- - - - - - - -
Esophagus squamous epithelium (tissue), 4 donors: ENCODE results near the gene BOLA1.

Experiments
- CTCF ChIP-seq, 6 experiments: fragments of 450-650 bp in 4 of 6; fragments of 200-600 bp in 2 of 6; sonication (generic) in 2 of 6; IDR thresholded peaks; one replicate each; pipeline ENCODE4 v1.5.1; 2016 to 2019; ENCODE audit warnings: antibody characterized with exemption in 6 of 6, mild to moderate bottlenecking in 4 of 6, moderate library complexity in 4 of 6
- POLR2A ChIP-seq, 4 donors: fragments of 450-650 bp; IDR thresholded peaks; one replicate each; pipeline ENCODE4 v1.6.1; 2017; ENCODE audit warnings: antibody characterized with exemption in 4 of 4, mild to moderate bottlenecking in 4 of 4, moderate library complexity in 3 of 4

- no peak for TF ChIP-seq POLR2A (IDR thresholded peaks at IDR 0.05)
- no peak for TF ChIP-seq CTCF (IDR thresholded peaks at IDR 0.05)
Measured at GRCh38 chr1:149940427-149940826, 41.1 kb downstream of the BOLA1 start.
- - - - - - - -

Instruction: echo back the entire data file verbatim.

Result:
Esophagus squamous epithelium (tissue), 4 donors: ENCODE results near the gene BOLA1.

Experiments
- CTCF ChIP-seq, 6 experiments: fragments of 450-650 bp in 4 of 6; fragments of 200-600 bp in 2 of 6; sonication (generic) in 2 of 6; IDR thresholded peaks; one replicate each; pipeline ENCODE4 v1.5.1; 2016 to 2019; ENCODE audit warnings: antibody characterized with exemption in 6 of 6, mild to moderate bottlenecking in 4 of 6, moderate library complexity in 4 of 6
- POLR2A ChIP-seq, 4 donors: fragments of 450-650 bp; IDR thresholded peaks; one replicate each; pipeline ENCODE4 v1.6.1; 2017; ENCODE audit warnings: antibody characterized with exemption in 4 of 4, mild to moderate bottlenecking in 4 of 4, moderate library complexity in 3 of 4

- no peak for TF ChIP-seq POLR2A (IDR thresholded peaks at IDR 0.05)
- no peak for TF ChIP-seq CTCF (IDR thresholded peaks at IDR 0.05)
Measured at GRCh38 chr1:149940427-149940826, 41.1 kb downstream of the BOLA1 start.